This review offers overview on how State aid policies are defined on EU level regarding the energy efficiency measures implementation.
The emphasis is on the implementation of EEOS and alternative measures under Article 7 EED and the State Aid regulation. Cases from partner countries are presented and discussed.
State aid is defined as the financial aid or financial intervention from the Member State to the specific market actor (undertaking), which puts the undertaking in an advantage when compared to the sectoral competitor.
This includes aid from regional government, national and international aid, and EC funding (mainly ESIF-European structural and investment funds, since it is co-managed by MS and the EC). Hence, if there is a third party involved in the aid, it can be considered as State aid only if the State is in a situation where it can influence the flow of the financial resources.
To define something as state aid, several conditions have to be fulfilled:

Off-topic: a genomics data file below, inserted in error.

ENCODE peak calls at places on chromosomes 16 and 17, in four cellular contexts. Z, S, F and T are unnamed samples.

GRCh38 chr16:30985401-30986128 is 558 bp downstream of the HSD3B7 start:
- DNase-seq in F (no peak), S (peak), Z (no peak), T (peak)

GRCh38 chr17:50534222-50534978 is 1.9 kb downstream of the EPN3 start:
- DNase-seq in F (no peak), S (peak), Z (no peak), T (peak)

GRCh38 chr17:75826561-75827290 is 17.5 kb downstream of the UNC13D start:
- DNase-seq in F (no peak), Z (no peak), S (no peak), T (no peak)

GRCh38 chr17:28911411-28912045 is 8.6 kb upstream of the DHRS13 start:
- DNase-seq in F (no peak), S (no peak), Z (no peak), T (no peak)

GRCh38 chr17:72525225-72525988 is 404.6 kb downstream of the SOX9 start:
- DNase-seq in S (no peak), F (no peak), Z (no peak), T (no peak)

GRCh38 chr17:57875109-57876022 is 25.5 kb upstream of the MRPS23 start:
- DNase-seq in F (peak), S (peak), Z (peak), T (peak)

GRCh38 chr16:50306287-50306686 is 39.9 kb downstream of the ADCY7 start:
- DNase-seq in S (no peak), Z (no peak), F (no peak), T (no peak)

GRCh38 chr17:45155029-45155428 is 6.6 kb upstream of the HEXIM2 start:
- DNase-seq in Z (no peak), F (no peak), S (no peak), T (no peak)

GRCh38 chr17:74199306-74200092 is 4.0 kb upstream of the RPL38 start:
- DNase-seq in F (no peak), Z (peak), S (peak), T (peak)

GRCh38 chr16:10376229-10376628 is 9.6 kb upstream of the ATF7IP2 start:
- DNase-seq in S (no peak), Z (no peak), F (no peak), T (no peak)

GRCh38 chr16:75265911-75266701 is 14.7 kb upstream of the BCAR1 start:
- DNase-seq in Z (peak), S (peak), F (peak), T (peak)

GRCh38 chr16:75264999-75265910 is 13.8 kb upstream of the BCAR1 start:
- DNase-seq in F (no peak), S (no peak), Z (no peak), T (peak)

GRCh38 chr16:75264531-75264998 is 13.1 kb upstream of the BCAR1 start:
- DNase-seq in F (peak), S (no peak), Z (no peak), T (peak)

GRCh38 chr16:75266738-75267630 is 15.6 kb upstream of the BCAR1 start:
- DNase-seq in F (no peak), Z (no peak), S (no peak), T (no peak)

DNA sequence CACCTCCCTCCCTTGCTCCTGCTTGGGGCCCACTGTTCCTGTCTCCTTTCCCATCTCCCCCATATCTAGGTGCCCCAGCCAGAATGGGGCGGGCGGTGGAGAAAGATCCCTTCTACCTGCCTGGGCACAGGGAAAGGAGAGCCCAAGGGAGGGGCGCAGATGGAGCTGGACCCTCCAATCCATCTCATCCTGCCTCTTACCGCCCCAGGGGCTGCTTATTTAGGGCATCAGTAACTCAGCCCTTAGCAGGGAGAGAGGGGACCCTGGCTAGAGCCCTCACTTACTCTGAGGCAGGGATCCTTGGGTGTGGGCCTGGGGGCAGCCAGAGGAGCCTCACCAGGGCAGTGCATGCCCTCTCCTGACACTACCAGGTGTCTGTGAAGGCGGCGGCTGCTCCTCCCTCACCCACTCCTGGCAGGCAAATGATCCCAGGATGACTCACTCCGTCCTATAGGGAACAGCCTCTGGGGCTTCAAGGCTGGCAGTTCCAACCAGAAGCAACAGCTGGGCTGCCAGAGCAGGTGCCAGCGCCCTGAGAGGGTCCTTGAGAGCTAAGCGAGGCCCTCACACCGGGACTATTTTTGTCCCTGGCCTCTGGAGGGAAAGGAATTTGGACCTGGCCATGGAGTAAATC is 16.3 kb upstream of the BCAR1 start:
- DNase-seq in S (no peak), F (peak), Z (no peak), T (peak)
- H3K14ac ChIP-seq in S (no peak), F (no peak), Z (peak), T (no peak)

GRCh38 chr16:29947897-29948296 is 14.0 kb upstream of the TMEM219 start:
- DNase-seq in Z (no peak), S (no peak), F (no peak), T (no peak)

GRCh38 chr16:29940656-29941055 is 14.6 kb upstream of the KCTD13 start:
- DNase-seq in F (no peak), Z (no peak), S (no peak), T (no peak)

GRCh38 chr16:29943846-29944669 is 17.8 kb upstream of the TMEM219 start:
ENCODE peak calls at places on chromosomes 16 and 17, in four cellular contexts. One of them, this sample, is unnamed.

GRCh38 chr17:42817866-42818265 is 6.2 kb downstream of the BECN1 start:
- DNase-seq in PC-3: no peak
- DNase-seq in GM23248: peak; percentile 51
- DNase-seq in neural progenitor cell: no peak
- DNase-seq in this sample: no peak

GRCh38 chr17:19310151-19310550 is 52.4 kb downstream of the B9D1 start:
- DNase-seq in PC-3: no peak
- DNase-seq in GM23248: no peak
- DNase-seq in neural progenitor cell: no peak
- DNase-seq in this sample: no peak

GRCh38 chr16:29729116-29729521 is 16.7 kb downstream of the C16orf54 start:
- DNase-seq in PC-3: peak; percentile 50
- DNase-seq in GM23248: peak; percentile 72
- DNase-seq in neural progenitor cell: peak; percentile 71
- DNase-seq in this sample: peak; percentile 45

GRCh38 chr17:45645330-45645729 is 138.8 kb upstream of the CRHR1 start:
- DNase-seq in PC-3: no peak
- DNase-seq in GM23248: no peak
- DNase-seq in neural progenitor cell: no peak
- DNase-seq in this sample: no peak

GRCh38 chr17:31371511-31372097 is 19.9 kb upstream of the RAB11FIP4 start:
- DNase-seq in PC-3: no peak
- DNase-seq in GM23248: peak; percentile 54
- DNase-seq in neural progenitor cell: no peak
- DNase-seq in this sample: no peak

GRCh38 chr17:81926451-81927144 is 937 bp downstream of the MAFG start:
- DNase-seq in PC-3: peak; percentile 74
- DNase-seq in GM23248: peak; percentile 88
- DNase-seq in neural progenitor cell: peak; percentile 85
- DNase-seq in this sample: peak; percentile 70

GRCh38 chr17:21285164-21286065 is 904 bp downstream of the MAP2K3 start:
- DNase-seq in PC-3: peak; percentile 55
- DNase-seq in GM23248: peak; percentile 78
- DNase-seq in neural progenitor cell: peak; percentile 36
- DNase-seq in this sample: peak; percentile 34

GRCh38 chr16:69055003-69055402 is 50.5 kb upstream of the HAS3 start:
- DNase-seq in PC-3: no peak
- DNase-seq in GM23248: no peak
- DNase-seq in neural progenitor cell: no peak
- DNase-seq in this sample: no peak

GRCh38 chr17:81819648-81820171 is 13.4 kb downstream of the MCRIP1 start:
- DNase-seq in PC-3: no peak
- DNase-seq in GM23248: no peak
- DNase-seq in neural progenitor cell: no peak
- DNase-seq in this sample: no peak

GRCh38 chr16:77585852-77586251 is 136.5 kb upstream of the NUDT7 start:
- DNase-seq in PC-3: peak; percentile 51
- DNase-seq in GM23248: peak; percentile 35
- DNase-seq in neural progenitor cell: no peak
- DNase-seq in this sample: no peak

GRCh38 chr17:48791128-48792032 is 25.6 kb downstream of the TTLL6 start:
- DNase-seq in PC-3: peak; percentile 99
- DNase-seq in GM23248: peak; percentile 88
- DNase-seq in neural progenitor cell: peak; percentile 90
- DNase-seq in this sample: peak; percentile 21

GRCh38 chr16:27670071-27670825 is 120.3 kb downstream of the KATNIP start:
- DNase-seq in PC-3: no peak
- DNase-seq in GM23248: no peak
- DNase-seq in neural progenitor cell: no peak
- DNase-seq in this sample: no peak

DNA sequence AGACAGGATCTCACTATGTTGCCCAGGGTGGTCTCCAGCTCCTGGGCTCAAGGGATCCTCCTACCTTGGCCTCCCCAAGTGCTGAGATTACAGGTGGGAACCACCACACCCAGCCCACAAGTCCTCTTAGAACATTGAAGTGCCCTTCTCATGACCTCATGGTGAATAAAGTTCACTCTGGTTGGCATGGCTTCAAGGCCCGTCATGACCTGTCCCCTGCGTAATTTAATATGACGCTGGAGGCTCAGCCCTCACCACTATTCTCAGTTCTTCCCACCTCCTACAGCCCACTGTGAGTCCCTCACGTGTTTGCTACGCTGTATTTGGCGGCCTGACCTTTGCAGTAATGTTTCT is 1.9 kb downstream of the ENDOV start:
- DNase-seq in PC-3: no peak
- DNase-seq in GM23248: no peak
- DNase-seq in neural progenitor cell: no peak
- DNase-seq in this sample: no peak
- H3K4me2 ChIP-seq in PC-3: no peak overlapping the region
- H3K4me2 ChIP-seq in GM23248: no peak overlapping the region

- The State is the one involved in the intervention or its resources are used
- The intervention gives the receiver the advantage when compared to other competitors
- Competition is influenced: either it is distorted or there is a chance it could be,
- This aid can affect any kind of trade between MSs. (The criteria are cumulative.) This means that the undertaking is treated in a way that is not common in economic relations and can include not only financial aid, but also provided aid in any other form (for example, free trainings or expert help from the providers financed by the MS).
Although it is considered as distortive factor for the competition and trading relations between member states, there are exceptions where State aid is allowed. It could be either defined as “de minimis” or as acceptable due to its purpose.
One additional fact must be taken into account. If the undertaking is considered SGEI (Service of general economic interest), it is subject to different framework and different thresholds. These are, for example, services of public education or public health services.
Authors: Ivana Rogulj, IEECP – Serafeim Michas, UNIPI and Zois Katiforis, UNIPI